Desperate to stand out in a lackluster field for 2018, Wisconsin Democrat gubernatorial candidates are relying on crass, opportunistic, and false attacks. But their smear tactics have quickly backfired, drawing condemnation from Wisconsin media outlets and independent fact-checkers.
Democrat candidate Dana Wachs was shredded by a column in the Milwaukee Journal Sentinel for trying “to take a cheap political shot” at Governor Walker over addressing sexual harassment issues in Wisconsin’s state capitol, with the column calling Wachs “crass” and “wrong on the facts.” Not only was Wachs unable to provide a single concrete example to support his criticism, but it was also revealed that he never once contacted the Wisconsin Assembly’s leadership to discuss updating its sexual harassment policies.
And another Democrat candidate, union boss Mahlon Mitchell, was also called out for his attacks by Politifact Wisconsin after pushing bogus claims about Wisconsin’s middle class, earning him a “mostly false” rating from the publication. But given Wisconsin’s record-breaking economic growth under Governor Walker, it’s no surprise that Mitchell would resort to making things up to attack his record, since the facts don’t help his case.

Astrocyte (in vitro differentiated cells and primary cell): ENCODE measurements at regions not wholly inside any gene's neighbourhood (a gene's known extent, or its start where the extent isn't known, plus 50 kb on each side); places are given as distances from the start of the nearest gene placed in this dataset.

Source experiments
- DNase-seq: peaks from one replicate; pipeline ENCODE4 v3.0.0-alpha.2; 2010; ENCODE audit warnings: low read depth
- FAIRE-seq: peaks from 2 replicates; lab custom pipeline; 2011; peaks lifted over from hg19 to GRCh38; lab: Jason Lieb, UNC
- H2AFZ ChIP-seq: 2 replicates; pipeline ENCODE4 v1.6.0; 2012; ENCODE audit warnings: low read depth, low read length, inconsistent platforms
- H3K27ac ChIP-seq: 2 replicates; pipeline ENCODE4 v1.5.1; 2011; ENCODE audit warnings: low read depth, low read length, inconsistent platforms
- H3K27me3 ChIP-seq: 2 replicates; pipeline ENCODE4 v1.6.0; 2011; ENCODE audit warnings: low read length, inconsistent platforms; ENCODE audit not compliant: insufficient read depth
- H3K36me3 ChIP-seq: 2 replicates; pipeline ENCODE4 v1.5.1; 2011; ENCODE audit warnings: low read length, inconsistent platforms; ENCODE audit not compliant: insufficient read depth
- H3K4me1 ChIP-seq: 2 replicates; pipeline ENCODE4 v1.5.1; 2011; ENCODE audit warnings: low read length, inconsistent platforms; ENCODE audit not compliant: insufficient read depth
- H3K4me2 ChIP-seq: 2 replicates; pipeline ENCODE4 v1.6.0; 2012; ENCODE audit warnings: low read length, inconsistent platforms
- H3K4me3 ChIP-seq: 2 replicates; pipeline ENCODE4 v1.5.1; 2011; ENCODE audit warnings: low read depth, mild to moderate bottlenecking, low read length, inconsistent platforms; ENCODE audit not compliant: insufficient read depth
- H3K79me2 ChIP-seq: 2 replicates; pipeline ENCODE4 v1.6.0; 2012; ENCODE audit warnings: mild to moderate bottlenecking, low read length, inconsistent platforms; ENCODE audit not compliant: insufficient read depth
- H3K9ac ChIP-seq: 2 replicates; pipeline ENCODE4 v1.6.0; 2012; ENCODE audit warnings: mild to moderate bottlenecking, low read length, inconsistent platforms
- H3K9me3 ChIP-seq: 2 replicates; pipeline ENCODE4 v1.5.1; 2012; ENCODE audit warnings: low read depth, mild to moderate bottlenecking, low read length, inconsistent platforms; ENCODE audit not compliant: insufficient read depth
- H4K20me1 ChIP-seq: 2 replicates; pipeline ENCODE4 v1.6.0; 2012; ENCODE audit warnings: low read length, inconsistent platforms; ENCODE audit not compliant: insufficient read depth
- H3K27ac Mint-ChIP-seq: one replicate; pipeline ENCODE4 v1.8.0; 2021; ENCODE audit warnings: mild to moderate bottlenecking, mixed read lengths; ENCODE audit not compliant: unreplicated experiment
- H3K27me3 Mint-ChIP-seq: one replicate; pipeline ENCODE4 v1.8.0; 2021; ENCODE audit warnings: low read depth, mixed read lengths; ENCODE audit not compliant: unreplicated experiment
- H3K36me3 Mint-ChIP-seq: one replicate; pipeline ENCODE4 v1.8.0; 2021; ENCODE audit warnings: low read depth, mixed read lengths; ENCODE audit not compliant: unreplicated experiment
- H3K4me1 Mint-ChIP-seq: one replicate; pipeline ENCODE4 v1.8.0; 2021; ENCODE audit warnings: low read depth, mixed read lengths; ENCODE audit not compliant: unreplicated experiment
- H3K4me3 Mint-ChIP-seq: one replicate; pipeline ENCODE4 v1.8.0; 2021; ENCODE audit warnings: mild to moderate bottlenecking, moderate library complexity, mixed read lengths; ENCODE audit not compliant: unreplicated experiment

In their desperate attempts to smear Governor Walker’s successful policies and results, Democrats are resorting to factually inaccurate attacks to bolster their fledgling campaigns. Unfortunately for Wachs and Mitchell, their attacks are falling flat as the Wisconsin press corps calls out their cheap political opportunism.
The Journal Sentinel: The Crass Politics of Dana Wachs
On Monday, Wisconsin saw another strain of political opportunism when gubernatorial candidate Dana Wachs issued a news release tying Gov. Scott Walker to the recent spate of sexual harassment allegations around the country. Wachs, a Democratic state representative from Eau Claire, said Walker had "failed to take proactive steps to create a more responsive, transparent system for addressing sexual harassment at Wisconsin’s Capitol," suggesting Walker "can’t be ignorant to the admissions of sexual harassment and assault all across the country."
Wachs' attempt to link his Republican political opponent to the misdeeds of Franken, Conyers and Moore comes as sexual assault and harassment are being treated with the gravity they deserve. Yet Wachs has decided to take a cheap political shot.
And Wachs is wrong on the facts. While Walker does set the state's political agenda, he has nothing to do with crafting the Legislature's rules on sexual harassment. On Monday, both the State Assembly and Senate announced plans to update their sexual harassment policies, with Assembly Speaker Robin Vos pitching a plan requiring additional training for legislative staff members. Tuesday morning, Assembly staff attended mandatory sexual harassment training, and afterward Vos was joined at a news conference by Democratic Assembly Minority Leader Gordon Hintz to announce plans for future training sessions.